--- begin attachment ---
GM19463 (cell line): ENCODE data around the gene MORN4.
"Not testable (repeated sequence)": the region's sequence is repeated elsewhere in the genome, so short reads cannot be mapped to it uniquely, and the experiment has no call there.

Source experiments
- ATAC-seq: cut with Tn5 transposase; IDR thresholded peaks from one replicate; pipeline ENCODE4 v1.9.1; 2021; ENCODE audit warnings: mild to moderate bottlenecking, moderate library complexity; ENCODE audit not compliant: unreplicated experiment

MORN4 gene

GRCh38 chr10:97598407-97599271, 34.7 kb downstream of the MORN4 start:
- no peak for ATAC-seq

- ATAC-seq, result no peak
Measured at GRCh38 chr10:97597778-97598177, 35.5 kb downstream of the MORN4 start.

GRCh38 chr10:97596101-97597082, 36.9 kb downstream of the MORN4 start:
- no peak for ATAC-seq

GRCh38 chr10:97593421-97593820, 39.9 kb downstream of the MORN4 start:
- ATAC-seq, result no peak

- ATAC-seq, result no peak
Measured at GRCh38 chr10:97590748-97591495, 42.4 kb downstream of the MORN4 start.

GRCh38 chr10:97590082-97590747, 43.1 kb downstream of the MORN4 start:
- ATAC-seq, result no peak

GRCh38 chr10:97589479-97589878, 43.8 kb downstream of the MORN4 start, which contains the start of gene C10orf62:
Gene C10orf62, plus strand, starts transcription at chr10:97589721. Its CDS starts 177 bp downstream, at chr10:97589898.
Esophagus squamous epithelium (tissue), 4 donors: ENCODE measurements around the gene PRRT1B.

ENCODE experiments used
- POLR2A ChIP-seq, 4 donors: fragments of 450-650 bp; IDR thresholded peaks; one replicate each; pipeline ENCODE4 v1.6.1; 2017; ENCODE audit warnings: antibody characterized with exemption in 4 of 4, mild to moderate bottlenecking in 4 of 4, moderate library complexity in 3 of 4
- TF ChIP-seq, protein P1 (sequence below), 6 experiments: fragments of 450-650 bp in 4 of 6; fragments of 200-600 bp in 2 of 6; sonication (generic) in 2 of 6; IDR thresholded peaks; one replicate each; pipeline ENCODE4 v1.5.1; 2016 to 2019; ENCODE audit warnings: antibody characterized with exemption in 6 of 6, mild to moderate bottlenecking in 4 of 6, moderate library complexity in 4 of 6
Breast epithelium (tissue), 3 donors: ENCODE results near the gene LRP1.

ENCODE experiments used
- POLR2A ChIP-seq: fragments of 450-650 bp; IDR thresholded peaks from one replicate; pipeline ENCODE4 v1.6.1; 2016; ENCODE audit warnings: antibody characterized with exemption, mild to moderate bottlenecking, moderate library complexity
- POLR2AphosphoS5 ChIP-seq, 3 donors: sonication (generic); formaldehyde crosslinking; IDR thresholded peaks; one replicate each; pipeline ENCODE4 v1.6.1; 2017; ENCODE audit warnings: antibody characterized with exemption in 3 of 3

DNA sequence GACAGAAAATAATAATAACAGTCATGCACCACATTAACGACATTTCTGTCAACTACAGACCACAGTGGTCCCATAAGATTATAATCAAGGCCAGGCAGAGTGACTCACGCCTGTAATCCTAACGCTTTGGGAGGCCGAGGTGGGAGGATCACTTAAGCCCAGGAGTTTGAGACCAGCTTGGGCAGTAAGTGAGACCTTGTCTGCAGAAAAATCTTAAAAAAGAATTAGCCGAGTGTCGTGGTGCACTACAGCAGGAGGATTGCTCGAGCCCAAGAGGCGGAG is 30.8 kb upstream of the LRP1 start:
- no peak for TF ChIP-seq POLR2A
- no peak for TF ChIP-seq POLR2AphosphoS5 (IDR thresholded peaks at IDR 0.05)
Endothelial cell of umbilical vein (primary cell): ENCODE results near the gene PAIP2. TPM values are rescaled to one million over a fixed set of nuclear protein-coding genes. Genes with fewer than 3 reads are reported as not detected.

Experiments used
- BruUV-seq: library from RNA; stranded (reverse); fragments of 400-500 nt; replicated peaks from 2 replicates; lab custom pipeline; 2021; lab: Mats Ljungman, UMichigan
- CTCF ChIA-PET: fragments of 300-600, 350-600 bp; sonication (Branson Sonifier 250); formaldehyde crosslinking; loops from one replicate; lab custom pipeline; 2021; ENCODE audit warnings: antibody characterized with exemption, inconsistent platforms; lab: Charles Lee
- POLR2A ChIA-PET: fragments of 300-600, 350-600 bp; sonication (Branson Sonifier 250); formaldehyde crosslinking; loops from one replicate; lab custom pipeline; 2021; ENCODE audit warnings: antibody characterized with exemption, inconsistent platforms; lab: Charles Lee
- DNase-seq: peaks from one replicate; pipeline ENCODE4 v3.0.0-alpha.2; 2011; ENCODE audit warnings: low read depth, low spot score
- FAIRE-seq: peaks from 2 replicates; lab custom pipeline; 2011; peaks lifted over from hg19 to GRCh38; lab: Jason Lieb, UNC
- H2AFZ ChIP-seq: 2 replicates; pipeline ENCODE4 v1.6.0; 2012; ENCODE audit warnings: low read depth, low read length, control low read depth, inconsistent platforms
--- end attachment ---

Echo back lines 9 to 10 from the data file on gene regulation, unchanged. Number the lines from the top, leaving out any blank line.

Measured at GRCh38 chr10:97597778-97598177, 35.5 kb downstream of the MORN4 start.

GRCh38 chr10:97596101-97597082, 36.9 kb downstream of the MORN4 start: